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Southern Alberta continues to battle drought despite wet July

Southern Alberta continues to battle drought despite wet July
WATCH: Dry conditions have improved across Alberta this summer, however, a long-term moisture deficit is holding the southeast in a drought. Meteorologist Tiffany Lizée explains.

Wet weather throughout June and July has improved dry conditions across much of the Prairies, however, pockets of moderate to severe drought can still be found in southeastern Alberta.

At the end of May, 37 per cent of the Prairies were dealing with moderate to exceptional drought but, now that it’s August, that number has improved to six per cent.

READ MORE: Lack of snow in southern Alberta causing drought concerns for spring (Jan. 11, 2019)

That six per cent includes areas in southeastern Alberta. Areas like Brooks and Lethbridge are still experiencing the effects of long-term moisture deficits and that’s having a major impact on farmers and producers.

The Canadian Drought Monitor showing the most recent conditions across southern Alberta as of July 31, 2019.
The Canadian Drought Monitor showing the most recent conditions across southern Alberta as of July 31, 2019. Canadian Drought Monitor

Bob Bildersheim has land west of Brooks, Alta., and said there hasn’t been much moisture over the past couple of years.

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“When the rain happens, the grass grows,” Bildersheim said Monday. “When the rain doesn’t happen… it doesn’t grow.”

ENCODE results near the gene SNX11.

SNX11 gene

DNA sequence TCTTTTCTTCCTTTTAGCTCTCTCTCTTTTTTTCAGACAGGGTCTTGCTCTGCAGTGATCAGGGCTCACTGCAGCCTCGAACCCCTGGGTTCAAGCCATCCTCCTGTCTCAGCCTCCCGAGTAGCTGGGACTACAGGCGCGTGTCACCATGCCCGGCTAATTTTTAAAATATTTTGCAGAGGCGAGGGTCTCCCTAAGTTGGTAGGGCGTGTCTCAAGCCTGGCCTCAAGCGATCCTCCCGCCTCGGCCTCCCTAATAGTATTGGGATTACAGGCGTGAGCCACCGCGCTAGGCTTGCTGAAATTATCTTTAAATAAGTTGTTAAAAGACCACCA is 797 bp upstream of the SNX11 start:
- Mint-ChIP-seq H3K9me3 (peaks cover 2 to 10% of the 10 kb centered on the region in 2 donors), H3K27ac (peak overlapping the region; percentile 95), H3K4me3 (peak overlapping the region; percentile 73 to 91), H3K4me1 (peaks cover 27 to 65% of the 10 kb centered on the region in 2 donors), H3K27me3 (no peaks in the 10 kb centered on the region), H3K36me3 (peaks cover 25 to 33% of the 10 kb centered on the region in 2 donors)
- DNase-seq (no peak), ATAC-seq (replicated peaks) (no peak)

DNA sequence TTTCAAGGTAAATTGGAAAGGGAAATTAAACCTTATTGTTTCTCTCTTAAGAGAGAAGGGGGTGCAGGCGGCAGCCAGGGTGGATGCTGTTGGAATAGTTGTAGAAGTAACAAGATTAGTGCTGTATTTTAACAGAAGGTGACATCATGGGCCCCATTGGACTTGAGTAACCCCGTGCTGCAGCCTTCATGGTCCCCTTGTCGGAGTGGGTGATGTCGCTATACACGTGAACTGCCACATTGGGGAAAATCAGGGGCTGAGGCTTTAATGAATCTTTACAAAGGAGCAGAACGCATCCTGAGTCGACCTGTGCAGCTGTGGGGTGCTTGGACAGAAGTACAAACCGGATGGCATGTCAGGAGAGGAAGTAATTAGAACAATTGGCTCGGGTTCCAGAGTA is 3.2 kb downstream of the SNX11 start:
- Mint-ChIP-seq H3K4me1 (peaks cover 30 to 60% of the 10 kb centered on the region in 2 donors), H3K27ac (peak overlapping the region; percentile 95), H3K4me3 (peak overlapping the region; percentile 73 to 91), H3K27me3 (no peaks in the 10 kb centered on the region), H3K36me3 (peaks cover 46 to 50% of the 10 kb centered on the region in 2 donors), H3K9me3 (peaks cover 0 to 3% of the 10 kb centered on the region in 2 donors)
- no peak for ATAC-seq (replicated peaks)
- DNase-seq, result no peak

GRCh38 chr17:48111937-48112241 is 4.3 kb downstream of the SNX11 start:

Since May, the Brooks region has only had 53 per cent of the normal rainfall.

This is forcing ranchers like Bildersheim to get creative with their livestock.

Bob Bildersheim has land and livestock west of Brooks, Alta where conditions are currently in a severe drought state.
Bob Bildersheim has land and livestock west of Brooks, Alta where conditions are currently in a severe drought state. Global News

“That’s the tough part out here,” he said. “If I’m depending on runoff water for the pasture, it’s drying up pretty much.

“I have to move the pasture and move the cattle out of that pasture when the water supply dries up.”

With harvest and haying season around the corner, producers in southeast Alberta are hoping for a wet end to summer and then dry weather for fall.

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WATCH (July 19, 2019): Alberta growing season: drought then too much rain

Alberta growing season: drought then too much rain
Alberta growing season: drought then too much rain

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